Standing on the large, colorful quilt spread out on the grass in his
backyard, Clever resident Jason Hoggett’s smile shows his pleasure in
“I started out with 3-inch quilt blocks and then I made them bigger
and bigger,” Jason said. “I shaped it like Missouri because I’m from
Missouri. I like Missouri. I get material from the thrift shop,
Goodwill, garage sales and from friends and neighbors. Sometimes I buy
a large piece and cut it up. I do quilting everyday. I’ll probably
work on it all winter.”
There are more than a thousand panels that make up Jason’s quilt. They
are different shapes and sizes. Some are big 2-foot rectangles, some
are small 3-inch squares. There are cartoon characters, patterns and
stripes and every color imaginable. It covers roughly 2,000 square
feet and is beginning to take the shape of the state of Missouri, but
it’s nowhere near complete.
“He started making little blocks and it just got bigger and bigger,”
his mother Joan Hoggett said. “Then he got the idea to make it the
shape of Missouri and go for a world record.”
Jason’s laugh tells everyone how happy the project makes him, without
saying a word. One look at the quilt and it’s evident that Jason, who
has a learning disability, pours his heart into his hobby.
“This keeps him occupied and it makes him happy,” Joan said. “It’s
very important to him and he talks about it and he works on it every
single day. It gives him a sense of purpose.”
The project started in 2012 without any goal in mind. First, it was
about learning a skill. Then it became a therapeutic outlet. When
Jason discovered how much he enjoyed the process, the project evolved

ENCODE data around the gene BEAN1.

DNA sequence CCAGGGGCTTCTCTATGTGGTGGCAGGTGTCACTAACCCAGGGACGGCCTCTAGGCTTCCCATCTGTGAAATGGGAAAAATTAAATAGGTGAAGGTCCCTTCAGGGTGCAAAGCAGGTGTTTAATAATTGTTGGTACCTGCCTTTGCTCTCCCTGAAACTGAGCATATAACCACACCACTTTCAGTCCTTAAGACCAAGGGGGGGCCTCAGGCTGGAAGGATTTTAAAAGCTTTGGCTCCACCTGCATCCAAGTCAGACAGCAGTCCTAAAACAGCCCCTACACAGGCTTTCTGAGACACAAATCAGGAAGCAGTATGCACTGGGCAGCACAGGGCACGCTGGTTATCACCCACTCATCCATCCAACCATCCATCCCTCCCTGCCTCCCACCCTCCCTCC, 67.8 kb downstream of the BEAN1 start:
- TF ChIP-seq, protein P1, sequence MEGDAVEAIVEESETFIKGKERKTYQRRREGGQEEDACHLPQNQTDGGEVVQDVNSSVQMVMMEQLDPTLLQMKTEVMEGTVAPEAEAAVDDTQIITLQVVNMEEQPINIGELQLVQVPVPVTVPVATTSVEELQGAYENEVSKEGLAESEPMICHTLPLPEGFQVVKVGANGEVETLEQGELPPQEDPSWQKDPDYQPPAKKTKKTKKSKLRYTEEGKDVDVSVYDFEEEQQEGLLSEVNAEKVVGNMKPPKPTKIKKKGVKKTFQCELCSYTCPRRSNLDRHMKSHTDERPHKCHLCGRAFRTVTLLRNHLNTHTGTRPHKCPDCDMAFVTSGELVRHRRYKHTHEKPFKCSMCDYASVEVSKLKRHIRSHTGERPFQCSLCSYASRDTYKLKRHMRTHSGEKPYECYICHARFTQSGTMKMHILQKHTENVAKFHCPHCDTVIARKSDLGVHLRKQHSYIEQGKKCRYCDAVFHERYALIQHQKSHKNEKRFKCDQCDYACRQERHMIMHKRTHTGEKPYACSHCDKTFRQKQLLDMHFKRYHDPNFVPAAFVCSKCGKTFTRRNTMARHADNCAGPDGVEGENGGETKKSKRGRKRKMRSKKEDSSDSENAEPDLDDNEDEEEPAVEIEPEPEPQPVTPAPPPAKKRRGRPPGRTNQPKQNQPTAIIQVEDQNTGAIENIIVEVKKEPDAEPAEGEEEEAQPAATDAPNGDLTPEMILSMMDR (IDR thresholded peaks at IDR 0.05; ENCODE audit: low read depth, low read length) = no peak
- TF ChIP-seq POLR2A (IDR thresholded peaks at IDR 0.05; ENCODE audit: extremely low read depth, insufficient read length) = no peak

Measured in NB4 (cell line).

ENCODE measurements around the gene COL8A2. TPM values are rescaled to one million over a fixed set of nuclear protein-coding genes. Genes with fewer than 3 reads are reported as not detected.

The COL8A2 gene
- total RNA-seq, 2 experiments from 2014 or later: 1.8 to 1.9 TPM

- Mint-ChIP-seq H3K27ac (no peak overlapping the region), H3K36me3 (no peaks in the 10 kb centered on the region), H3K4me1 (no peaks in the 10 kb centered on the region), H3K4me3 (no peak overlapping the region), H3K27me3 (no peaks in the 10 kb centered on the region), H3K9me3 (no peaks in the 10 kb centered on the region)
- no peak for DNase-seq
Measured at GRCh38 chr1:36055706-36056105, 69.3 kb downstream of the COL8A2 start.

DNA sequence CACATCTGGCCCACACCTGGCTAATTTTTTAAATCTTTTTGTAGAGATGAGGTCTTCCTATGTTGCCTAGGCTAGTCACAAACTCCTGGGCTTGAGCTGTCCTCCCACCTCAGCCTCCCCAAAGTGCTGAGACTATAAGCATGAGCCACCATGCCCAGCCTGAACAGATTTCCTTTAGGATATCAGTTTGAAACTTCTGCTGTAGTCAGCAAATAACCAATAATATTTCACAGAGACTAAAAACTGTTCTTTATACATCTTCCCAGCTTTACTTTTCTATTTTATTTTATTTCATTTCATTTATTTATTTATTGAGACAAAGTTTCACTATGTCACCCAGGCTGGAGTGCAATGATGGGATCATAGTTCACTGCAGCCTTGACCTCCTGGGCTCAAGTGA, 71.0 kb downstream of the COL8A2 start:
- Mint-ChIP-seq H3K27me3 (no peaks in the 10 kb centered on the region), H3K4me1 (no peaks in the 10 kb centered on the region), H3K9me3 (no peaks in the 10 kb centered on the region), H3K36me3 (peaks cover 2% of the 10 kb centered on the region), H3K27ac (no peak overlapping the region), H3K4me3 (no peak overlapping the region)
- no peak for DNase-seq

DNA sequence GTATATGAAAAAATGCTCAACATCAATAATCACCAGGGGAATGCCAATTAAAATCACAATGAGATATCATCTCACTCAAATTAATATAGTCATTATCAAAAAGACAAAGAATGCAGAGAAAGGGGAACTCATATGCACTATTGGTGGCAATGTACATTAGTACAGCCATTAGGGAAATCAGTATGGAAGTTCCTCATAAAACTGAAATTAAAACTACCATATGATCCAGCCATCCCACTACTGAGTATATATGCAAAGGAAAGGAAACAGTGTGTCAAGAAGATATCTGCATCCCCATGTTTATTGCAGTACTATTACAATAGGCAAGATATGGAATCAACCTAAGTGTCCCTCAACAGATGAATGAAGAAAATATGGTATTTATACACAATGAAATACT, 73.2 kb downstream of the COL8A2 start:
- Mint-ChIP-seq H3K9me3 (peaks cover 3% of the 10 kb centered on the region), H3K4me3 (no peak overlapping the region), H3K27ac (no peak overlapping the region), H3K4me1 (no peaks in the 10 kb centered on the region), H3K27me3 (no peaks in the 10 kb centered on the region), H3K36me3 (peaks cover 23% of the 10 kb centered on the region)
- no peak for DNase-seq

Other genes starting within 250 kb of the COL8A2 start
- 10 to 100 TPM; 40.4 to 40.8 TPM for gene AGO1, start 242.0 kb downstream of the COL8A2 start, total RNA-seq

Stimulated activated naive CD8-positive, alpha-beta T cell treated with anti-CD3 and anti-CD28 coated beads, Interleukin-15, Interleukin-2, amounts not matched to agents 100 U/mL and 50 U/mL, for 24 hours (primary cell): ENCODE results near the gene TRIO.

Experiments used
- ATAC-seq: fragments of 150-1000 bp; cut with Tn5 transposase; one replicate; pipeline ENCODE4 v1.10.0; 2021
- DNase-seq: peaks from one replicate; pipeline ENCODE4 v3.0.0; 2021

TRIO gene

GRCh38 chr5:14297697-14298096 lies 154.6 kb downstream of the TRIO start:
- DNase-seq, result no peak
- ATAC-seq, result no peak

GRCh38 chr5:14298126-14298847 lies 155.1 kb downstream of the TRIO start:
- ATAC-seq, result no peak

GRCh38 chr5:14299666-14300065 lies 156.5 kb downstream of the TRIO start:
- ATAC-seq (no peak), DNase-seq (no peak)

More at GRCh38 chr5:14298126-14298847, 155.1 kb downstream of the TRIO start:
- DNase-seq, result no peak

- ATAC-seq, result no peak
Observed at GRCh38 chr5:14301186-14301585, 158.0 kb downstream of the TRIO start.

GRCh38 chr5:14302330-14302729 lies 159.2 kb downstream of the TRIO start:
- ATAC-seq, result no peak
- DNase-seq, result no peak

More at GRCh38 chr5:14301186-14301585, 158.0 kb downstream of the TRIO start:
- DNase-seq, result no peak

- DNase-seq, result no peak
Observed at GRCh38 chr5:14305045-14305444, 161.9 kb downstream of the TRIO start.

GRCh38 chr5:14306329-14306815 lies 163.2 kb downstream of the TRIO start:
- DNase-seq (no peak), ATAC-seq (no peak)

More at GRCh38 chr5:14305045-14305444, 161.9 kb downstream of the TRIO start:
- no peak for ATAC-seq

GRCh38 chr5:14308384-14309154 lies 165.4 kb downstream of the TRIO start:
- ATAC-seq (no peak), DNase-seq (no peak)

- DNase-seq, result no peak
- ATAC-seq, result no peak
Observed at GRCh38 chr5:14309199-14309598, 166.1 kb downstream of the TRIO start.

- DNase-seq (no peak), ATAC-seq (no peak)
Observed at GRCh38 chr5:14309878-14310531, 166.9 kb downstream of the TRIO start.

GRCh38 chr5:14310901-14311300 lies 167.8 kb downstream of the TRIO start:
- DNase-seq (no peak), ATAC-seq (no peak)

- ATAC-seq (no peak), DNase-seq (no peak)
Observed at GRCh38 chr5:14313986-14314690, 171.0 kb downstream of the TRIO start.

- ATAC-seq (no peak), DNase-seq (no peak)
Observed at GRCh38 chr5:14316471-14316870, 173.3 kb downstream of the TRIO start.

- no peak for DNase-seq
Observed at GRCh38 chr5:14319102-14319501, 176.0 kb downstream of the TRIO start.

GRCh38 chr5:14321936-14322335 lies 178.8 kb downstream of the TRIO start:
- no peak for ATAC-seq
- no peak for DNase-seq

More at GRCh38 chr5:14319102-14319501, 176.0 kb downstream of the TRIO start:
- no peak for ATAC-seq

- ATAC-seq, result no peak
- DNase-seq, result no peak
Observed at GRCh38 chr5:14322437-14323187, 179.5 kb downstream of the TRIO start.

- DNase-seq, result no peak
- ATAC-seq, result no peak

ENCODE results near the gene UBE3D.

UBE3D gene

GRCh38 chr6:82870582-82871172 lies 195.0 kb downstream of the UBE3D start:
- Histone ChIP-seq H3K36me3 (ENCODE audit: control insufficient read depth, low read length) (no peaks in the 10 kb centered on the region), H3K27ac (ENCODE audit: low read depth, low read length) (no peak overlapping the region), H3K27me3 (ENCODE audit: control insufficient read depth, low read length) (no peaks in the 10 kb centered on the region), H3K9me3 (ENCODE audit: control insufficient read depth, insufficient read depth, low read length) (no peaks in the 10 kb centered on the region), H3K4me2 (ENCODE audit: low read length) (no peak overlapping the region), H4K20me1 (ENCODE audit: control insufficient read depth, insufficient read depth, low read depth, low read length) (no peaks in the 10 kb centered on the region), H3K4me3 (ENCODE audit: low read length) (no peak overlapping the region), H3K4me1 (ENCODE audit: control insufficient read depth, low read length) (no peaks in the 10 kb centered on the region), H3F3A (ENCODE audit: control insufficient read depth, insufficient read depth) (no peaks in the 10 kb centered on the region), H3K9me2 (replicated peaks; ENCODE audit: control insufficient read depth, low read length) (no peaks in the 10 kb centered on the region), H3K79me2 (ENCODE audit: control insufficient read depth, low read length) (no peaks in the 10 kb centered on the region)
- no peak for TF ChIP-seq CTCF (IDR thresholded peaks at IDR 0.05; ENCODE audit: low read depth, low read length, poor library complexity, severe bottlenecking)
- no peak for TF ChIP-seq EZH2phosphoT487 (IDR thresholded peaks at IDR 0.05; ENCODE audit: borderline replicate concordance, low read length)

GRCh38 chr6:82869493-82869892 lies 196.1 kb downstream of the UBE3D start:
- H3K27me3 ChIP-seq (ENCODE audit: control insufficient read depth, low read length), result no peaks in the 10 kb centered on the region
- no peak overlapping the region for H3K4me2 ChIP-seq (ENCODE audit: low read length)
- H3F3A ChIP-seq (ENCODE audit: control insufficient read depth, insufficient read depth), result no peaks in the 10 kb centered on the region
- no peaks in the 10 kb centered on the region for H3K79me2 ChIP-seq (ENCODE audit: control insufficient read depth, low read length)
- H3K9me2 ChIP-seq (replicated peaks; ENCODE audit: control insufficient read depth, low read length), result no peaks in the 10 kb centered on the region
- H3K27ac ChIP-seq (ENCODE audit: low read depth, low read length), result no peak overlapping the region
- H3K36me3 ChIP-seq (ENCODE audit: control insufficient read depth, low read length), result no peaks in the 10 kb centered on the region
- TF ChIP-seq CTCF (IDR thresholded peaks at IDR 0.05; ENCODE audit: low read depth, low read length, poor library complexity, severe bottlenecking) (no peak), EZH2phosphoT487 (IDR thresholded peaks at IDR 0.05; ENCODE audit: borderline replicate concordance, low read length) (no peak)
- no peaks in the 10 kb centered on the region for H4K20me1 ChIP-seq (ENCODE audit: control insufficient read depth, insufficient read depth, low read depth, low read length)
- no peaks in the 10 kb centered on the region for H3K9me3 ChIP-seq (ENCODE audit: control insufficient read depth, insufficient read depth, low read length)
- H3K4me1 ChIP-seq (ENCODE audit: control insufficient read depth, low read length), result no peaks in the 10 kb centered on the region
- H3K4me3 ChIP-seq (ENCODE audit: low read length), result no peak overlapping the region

into something much larger. And it’s still evolving today.
When the quilt is spread out in the Hoggett’s backyard, it covers
nearly all the available space between the trees and fences. The quilt
weighs approximately 200 pounds, and when folded up, it spills out of
the 33-gallon trash can Jason uses to store and move it. His goal now
is to make it 10 times larger.
“I’m proud of it,” Jason said. “It makes me happy. I want to reach that goal.”
He started making 3-inch quilt blocks at the Southwest Center for
Independent Living in Springfield where he goes a couple times a week.
He also makes stuffed animals, bibs, aprons, chair covers and hand
“I had no idea it would grow into the size and shape it is now,” Joan
said. “I thought he would get tired of it. I’m really happy for him
that he’s worked so hard trying to reach his goal.”
Jason, 36, was born in Monett and graduated from Monett High School in
1998, where he took special education classes. He moved to Clever with
his parents in 2000. Shortly after moving to Christian County, Jason
had an accident that forever changed him.
On a hot day in 2001, he got overheated, passed out, fell and hit his
head on concrete. He was in a coma for two weeks. The medical team
wasn’t sure about the damage and prepared the Hoggetts for the worst.
“They told me when he woke up that he might be like a vegetable,” Joan
said. “When he first came out of the coma, all he could do was shake
his head yes or no. He didn’t remember the accident at all. It took
him a while to get to where he could talk and now he has trouble
talking because he gets in a hurry. He can’t get his words out and say
what he wants to say.”
As an adult, Jason has worked several jobs — Price Cutter, McDonald’s
and a nursing home — but since the accident, he can no longer work.
“Since I got disabled I haven’t worked a lot,” Jason said. “Now I just
make my quilt. That’s my hobby. I have a speech problem, if I slow
down, people probably understand me better. There are all kinds of
disabilities. I have a speech problem. That’s just part of life.”
He embraces his disability — he owns it — it’s not something he’s
embarrassed or shy about. He knows very well who he is and he takes on
challenges full force.
“I believe in not keeping things secret just because he’s disabled,”
Jason’s father John Hoggett said. “I don’t think it’s anything you
should hide, that’s part of it. If you care for your kids, I think
that’s the way it should be. I think if a person is disabled, I think
they shouldn’t worry about it and just go on living. Things like that
are a part of life. We just let him do his thing. We try to make the
best out of life.”
And Jason makes the best of life by sewing one panel after another to
his already larger-than-life quilt.